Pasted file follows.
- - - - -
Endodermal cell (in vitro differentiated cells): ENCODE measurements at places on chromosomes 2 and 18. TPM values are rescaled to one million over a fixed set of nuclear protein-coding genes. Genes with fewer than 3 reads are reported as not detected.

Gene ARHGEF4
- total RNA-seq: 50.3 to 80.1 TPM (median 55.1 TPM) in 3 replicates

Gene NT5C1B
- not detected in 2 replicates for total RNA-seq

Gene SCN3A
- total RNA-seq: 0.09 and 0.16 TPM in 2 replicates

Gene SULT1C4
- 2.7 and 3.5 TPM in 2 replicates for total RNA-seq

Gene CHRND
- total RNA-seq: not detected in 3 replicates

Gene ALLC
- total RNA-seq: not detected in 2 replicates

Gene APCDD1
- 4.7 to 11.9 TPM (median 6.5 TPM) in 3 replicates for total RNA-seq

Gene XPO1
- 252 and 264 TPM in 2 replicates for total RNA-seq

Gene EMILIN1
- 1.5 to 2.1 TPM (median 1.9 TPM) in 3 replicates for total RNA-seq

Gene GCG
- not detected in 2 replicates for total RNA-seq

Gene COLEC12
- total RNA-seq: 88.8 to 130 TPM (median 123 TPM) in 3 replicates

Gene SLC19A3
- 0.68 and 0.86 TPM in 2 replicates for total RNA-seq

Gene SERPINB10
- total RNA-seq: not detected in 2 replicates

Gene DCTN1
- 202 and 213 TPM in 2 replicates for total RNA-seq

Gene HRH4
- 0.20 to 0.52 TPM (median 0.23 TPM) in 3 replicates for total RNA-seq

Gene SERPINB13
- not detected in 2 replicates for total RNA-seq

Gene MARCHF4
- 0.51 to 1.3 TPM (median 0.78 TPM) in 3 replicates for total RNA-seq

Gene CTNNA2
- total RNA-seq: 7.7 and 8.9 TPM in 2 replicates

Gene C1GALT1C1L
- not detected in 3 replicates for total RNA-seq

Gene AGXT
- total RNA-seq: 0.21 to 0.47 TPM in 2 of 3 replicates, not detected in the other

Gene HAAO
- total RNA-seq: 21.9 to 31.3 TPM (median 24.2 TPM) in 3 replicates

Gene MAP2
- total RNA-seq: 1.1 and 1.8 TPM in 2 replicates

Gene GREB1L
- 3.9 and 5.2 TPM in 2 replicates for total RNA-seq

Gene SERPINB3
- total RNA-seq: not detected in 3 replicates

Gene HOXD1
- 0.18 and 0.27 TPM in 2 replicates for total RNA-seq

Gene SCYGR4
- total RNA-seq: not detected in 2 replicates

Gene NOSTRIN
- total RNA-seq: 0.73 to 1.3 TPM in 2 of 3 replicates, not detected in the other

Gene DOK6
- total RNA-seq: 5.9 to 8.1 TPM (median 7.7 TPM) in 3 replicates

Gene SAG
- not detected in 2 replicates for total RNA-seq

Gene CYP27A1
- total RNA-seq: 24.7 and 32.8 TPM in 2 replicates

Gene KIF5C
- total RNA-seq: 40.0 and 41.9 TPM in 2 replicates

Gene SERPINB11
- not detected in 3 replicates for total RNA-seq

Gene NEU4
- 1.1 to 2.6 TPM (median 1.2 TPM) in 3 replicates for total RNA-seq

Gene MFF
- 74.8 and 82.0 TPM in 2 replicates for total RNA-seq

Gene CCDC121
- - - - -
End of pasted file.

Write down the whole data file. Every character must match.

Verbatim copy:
Endodermal cell (in vitro differentiated cells): ENCODE measurements at places on chromosomes 2 and 18. TPM values are rescaled to one million over a fixed set of nuclear protein-coding genes. Genes with fewer than 3 reads are reported as not detected.

Gene ARHGEF4
- total RNA-seq: 50.3 to 80.1 TPM (median 55.1 TPM) in 3 replicates

Gene NT5C1B
- not detected in 2 replicates for total RNA-seq

Gene SCN3A
- total RNA-seq: 0.09 and 0.16 TPM in 2 replicates

Gene SULT1C4
- 2.7 and 3.5 TPM in 2 replicates for total RNA-seq

Gene CHRND
- total RNA-seq: not detected in 3 replicates

Gene ALLC
- total RNA-seq: not detected in 2 replicates

Gene APCDD1
- 4.7 to 11.9 TPM (median 6.5 TPM) in 3 replicates for total RNA-seq

Gene XPO1
- 252 and 264 TPM in 2 replicates for total RNA-seq

Gene EMILIN1
- 1.5 to 2.1 TPM (median 1.9 TPM) in 3 replicates for total RNA-seq

Gene GCG
- not detected in 2 replicates for total RNA-seq

Gene COLEC12
- total RNA-seq: 88.8 to 130 TPM (median 123 TPM) in 3 replicates

Gene SLC19A3
- 0.68 and 0.86 TPM in 2 replicates for total RNA-seq

Gene SERPINB10
- total RNA-seq: not detected in 2 replicates

Gene DCTN1
- 202 and 213 TPM in 2 replicates for total RNA-seq

Gene HRH4
- 0.20 to 0.52 TPM (median 0.23 TPM) in 3 replicates for total RNA-seq

Gene SERPINB13
- not detected in 2 replicates for total RNA-seq

Gene MARCHF4
- 0.51 to 1.3 TPM (median 0.78 TPM) in 3 replicates for total RNA-seq

Gene CTNNA2
- total RNA-seq: 7.7 and 8.9 TPM in 2 replicates

Gene C1GALT1C1L
- not detected in 3 replicates for total RNA-seq

Gene AGXT
- total RNA-seq: 0.21 to 0.47 TPM in 2 of 3 replicates, not detected in the other

Gene HAAO
- total RNA-seq: 21.9 to 31.3 TPM (median 24.2 TPM) in 3 replicates

Gene MAP2
- total RNA-seq: 1.1 and 1.8 TPM in 2 replicates

Gene GREB1L
- 3.9 and 5.2 TPM in 2 replicates for total RNA-seq

Gene SERPINB3
- total RNA-seq: not detected in 3 replicates

Gene HOXD1
- 0.18 and 0.27 TPM in 2 replicates for total RNA-seq

Gene SCYGR4
- total RNA-seq: not detected in 2 replicates

Gene NOSTRIN
- total RNA-seq: 0.73 to 1.3 TPM in 2 of 3 replicates, not detected in the other

Gene DOK6
- total RNA-seq: 5.9 to 8.1 TPM (median 7.7 TPM) in 3 replicates

Gene SAG
- not detected in 2 replicates for total RNA-seq

Gene CYP27A1
- total RNA-seq: 24.7 and 32.8 TPM in 2 replicates

Gene KIF5C
- total RNA-seq: 40.0 and 41.9 TPM in 2 replicates

Gene SERPINB11
- not detected in 3 replicates for total RNA-seq

Gene NEU4
- 1.1 to 2.6 TPM (median 1.2 TPM) in 3 replicates for total RNA-seq

Gene MFF
- 74.8 and 82.0 TPM in 2 replicates for total RNA-seq

Gene CCDC121